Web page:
China Animation brings VR to Joypolis theme park

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Animation is big in China and it’s finding a natural home in virtual reality. China Animation, founded by Zhuang Xiangsong in 2007, is a leading multimedia animation enterprise in China. It is the company behind the “Violet” sensation – an anime-inspired virtual pop star with long purple hair that performed in 3D holographic form, alongside Chinese boy band M.I.C. and other pop stars in Shenzhen in February earlier this year.

China Animation has now officially entered the virtual reality (VR) field with its own VR headset and gaming centre. Unveiled at a Shenzhen cultural industry fair in May, the headset is manufactured in collaboration with Shenzhen company, Virtual Reality. The VR headset is planned as an extended platform for Animation Group’s bunch of cartoon characters.

Animation films are already popular in China. The medium has seen a continual growth in ticket sales since 2015. Zootopia, the latest animation film from Disney has taken in excess of $235.6 million at the box office so far this year. According to official State figures, 51 animated films were created and produced in China in 2015.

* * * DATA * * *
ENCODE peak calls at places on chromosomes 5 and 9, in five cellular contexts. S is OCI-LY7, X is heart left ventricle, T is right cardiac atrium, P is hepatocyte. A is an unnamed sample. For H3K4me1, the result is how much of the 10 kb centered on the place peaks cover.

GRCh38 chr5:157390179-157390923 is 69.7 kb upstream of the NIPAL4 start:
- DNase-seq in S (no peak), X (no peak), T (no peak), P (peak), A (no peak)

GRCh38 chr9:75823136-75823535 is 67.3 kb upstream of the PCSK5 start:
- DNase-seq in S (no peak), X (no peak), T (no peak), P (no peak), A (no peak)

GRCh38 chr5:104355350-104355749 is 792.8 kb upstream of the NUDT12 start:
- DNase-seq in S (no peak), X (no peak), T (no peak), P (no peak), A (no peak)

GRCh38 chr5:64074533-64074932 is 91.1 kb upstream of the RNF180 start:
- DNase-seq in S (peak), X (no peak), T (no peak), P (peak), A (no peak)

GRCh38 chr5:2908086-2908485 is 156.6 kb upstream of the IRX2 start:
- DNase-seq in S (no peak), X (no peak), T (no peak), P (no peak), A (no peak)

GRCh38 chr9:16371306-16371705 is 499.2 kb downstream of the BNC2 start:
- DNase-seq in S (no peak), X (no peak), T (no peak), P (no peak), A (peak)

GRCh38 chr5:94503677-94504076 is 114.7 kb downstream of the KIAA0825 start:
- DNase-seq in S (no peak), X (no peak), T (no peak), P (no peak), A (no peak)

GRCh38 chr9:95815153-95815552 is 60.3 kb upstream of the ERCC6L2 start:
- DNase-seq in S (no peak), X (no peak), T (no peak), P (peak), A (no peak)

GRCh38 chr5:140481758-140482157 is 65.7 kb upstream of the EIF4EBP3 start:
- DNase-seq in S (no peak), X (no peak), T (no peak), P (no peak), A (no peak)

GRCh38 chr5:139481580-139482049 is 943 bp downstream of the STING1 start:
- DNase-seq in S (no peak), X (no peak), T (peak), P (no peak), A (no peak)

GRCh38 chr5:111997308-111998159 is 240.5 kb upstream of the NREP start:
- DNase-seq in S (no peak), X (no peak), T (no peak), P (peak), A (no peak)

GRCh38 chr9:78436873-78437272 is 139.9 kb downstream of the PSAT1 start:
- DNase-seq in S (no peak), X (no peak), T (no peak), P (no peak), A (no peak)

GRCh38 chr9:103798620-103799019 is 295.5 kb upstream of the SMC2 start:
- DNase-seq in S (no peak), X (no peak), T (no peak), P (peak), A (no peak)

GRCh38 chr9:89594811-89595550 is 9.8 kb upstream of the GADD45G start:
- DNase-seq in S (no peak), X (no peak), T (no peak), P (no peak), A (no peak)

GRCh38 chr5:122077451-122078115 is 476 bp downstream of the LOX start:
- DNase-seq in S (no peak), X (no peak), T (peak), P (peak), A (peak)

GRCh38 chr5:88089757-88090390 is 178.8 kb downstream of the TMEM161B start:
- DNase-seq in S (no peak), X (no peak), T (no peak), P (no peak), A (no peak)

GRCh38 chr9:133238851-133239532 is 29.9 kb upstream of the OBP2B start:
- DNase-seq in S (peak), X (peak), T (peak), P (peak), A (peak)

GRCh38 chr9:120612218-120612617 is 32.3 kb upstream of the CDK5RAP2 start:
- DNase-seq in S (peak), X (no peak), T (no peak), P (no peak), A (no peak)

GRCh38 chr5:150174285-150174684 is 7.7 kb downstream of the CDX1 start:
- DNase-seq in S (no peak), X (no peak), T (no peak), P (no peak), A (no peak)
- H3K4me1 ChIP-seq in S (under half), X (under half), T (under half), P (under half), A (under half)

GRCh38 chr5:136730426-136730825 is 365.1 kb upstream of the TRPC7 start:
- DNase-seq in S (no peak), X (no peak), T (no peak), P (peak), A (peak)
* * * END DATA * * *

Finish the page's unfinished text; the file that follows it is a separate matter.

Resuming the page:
Offering immersive experiences to consumers who already love animation, seems like a natural step. The company has developed more than 10 apps for the headset, some digital and others real-life experiences like traveling to Tibet. The headset is due to be launched for sale at the opening of a VR gaming centre in September in Shanghai. The facility is part of Joypolis, a huge indoor amusement park that China Animation operates under franchise to Sega Corporation of Japan. The company plans to open many Joypolis parks across China and to deploy their VR headsets in the theme parks. China Animation will let outside developers create content for their VR headset.

The Joypolis parks run by China Animation will offer a different experience than other Joypolis parks. Mixed, augmented and virtual reality will all be part of the experience. The plan is to have mixed reality shows with Violet performing alongside real people. Visitors with headsets and smartphones will be able to venture into a forest and see beasts jumping out at them.

Initially the China Animation headsets will be available for use at the VR gaming centre in Shanghai and if they are accepted favourably by consumers, they will be offered for sale online. There are also big plans for Violet who is expected to generate revenue through spin-offs like concerts, movies and video games.

China is currently experiencing a theme park boom. Last year, the central government approved the building of a Universal Studios theme park in suburban Beijing and property giant Wanda Group, which also owns the world's largest cinema chain is planning to develop 200 children's theme parks by 2020.